Remittances are a hot topic for redditards, forumites, and yes, even some -assettes. The egregious fees levied on the planet’s poorest send pangs of privileged guilt through their weak hearts. “Whoa the injustice!” they bemoan. And bemoan some more.
Of course, they’re as welcome as anyone to undercut Western Union and PayPal in facilitating transfers to the perfectly-well-developed-thank-you-very-much world.i Companies like BitPesa and ZipZap have been waving their magic wands in this direction but seem to have made little progress relative to their media buzz.ii Bitcoin remittances seem to take advantage of Bitcoin’s low fee network, but the physical remittance infrastructure still has to be built, and therefore built overtop of whatever WU and PP have. Unfortunately, this business model is therefore stuck in the days of voting rightsiii and touches fiat, both of which miss the point. To boot, it wouldn’t surprise me if BitPesa and ZipZap don’t undercut the old boys by as much as we’d imagine. The reason being that transfer fees pale in comparison to infrastructure costs.
So if our imaginary remittances corporation isn’t quite as practical or useful as we might’ve hoped, what else can we imagine a globally distributed yet tight-knit group of Bitcoin players accomplishing?
Well, how about what Mayer Amschel Rothschild’s kids did c. 1800?
It was mainly in connection with this movement in bullion that the remarkable plan was adopted of having one of the Rothschild brothers in each of the chief capitals…
James, the youngest of the brothers, was not established in Paris till 1812, the year of Mayer Amschel’s death, and then secretly for the purpose of collecting French coin to forward to Wellington for his advance through southern France; the firm of Rothschild Frères was not founded in Paris till 1817; Karl did not go to Naples till 1821; and Salomon went to Berlin in 1815 to arrange for payments through London to Berlin to the Englishman Herries. It was evidently Nathan who made these arrangements…
The elector’s money had been sent to Nathan in London, who in 1808 utilized it to purchase £800,000 worth of gold from the East India Company, knowing that it would be needed for Wellington’s Peninsular campaign. He made no less than four profits on this: (1) on the sale of Wellington’s paper, (2) on the sale of the gold to Wellington, (3) on its repurchase, and (4) on forwarding it to Portugal. This was the beginning of the great fortunes of the house, and its early transactions may be divided into three stages, in each of which Nathan was the guiding spirit: namely, (1) from 1808 to 1815, mainly the transmission of bullion from England to the Continent for the use of the British armies and for subventions to the allies; (2) from 1816 to 1818, “bearing” operations on the stock exchange on the loans needed for the reconstruction of Europe after Napoleon’s downfall; and (3) from 1818 to 1848, the undertaking of loans and of refunding operations, which were henceforth to be the chief enterprises of the house.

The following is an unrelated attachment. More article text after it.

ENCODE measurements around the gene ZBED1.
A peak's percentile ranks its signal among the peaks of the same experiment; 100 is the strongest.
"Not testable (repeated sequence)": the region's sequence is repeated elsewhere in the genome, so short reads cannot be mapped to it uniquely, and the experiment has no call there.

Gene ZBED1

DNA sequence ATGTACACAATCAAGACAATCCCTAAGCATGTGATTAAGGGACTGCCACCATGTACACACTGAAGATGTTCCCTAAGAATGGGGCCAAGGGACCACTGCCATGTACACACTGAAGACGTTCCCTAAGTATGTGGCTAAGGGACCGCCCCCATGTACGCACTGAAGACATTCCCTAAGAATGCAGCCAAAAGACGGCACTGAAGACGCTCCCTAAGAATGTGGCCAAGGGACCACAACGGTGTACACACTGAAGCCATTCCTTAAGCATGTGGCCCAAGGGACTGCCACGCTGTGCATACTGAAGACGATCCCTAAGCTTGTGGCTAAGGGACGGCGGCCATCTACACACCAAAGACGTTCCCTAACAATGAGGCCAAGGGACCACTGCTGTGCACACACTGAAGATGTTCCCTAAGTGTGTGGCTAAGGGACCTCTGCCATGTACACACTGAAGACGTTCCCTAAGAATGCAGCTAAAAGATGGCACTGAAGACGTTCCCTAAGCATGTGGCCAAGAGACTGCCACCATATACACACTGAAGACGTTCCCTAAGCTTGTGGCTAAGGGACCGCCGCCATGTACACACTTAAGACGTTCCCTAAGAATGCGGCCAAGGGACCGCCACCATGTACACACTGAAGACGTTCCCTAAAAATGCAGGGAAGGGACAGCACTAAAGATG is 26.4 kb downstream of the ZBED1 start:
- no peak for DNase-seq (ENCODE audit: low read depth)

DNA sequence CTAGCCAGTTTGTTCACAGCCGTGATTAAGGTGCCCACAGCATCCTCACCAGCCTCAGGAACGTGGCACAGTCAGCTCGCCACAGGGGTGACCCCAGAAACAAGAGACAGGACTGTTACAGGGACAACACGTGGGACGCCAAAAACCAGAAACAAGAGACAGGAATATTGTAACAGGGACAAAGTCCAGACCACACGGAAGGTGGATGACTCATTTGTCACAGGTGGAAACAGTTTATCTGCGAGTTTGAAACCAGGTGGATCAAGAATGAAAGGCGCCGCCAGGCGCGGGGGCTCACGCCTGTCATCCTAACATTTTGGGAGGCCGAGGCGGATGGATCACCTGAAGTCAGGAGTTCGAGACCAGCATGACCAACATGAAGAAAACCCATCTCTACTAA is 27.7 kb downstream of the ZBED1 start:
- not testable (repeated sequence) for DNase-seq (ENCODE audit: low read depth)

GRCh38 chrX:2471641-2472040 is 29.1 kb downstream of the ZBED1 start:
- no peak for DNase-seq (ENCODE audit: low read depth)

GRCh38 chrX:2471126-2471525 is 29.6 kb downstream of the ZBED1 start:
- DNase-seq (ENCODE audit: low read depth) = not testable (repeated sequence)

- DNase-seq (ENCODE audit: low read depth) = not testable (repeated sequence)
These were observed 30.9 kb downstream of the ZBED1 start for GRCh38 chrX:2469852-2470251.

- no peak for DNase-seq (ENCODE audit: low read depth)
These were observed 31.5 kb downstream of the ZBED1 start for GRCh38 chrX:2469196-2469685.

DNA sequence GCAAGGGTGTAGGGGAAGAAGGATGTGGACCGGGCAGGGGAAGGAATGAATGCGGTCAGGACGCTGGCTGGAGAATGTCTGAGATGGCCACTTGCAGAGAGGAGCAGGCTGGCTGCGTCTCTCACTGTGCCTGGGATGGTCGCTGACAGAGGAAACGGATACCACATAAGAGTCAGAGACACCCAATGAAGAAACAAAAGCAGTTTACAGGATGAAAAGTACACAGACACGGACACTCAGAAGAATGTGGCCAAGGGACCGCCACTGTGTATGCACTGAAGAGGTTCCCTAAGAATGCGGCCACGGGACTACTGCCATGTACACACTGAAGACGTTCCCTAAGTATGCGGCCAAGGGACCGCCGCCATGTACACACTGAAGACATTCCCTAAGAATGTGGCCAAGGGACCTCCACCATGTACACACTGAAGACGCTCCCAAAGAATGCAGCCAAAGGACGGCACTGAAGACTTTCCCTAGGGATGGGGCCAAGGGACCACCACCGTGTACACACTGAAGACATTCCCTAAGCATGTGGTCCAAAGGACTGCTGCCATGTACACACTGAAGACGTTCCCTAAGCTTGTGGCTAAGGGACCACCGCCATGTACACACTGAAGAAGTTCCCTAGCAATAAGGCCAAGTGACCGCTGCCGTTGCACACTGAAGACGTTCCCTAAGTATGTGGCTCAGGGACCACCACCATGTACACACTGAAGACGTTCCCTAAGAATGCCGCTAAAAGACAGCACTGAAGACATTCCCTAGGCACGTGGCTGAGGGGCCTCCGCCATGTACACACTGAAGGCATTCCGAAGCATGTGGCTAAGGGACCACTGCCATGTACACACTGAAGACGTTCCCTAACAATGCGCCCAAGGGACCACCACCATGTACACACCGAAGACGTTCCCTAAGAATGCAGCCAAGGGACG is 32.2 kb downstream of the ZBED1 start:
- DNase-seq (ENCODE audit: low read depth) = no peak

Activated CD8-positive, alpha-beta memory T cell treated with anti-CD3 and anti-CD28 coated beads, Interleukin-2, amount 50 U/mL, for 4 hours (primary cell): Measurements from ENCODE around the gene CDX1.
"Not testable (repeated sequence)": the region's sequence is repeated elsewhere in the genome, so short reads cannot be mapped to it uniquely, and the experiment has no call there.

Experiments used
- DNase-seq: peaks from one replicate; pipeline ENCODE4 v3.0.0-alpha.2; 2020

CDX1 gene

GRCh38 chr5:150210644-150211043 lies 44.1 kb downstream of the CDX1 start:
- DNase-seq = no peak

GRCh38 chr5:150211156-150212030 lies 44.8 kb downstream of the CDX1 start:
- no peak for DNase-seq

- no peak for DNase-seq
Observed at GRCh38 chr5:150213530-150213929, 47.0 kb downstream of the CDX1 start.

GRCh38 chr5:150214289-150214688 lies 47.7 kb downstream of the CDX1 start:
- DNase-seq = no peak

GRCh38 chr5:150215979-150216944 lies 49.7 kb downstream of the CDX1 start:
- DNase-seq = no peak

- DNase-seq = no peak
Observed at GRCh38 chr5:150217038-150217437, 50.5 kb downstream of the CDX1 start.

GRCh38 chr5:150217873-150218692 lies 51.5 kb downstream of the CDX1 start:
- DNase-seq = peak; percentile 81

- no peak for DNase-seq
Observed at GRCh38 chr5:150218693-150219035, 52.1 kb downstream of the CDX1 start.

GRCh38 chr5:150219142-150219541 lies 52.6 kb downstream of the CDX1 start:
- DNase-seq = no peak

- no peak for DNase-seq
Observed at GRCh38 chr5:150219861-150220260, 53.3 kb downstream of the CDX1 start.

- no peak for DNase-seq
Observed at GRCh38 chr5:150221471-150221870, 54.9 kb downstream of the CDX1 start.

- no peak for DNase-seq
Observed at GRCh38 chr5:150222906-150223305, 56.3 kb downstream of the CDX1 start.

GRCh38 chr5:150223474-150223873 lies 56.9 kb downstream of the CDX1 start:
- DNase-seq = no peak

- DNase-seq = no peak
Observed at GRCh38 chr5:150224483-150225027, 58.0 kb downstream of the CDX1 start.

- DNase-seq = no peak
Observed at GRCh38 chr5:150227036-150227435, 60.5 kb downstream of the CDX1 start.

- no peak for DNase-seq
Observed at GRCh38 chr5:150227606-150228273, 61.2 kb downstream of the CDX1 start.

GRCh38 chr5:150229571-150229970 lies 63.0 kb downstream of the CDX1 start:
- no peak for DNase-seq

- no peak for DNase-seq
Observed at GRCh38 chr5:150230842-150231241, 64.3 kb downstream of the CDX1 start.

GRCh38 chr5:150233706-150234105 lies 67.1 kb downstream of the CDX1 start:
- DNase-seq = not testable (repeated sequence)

It is reckoned that from 1814 to 1822 no less than £18,000,000 sterling was transferred by them to the Continent, and it was for this reason that the brothers were raised to the Austrian nobility.iv
It’s not that hard to imagine a syndicate of well connected Bitcoin players stretching out to the four corners of the globe, creating a blood-bound financial network. What’s harder to imagine is that anyone with Rothschildsesque connections and means would focus their attention on remittances rather than financing the wars and industrial growth of the future. Bitcoin is a better gold, after all, and it’ll be in high demand as a reserve currency with which to fund global expansion. Bitcoin has already solved the centralization of global currency control, but it will never resolve humanity’s struggles over scarce resources, nor the need to pay for said struggles. In a few decades’ time, it will make far more sense to make such BTC-denominated loans, even if it doesn’t right now.
To create a global lending operation such as this would be a huge strain on anyone’s WoT, and I’m skeptical if even a decade in #bitcoin-assets would suffice. We may therefore be waiting until suitable kin take the charge. After all, while bitcoin can be transferred to anyone, anywhere, anytime, there’s no replacement for local relationships and local enforcement of contracts, which means a brother in every capital.
After the Rothschilds of Bitcoin find their way to the top, we can only hope that their children become such noble patrons of the arts.
Then, we will have our rennaissance!
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- The “Developing World” needn’t be further fucked by USMegaCorps, their non-neutral net, and their “progressive ideas.” It’s colonialism or nothing at all. [↩]
- Media Buzz >>> Product Development is largely par for the Bitcoin course. For now. [↩]
- mircea_popescu: Voting rights are nonsense in bitcoin anyway. what the fuck are they going to do, get a confederatied majority and… what, oust you ? Take over ? Voting rights made sense in the old days of geographically fixed agents and material means of production. that situation changed.
mircea_popescu: Immaterial means of production and geographically dispersed agents reduces the corporate voting to meaninglessness. Not that it worked too well pre bitcoin, either.
chetty: buying stock should indicate confidence in management, sell is lack of such – what better votes are there?
mircea_popescu: chetty exactly. but in the old days of imperfect economy, people actually had to have a backchannel, and take over the tractor or whatever it was. Because you couldn’t afford to let a physical tractor go to waste, as a society. These days, a website going to waste ? heh.
via ye olde #bitcoin-assets. [↩]
- via not Retardopedia. [↩]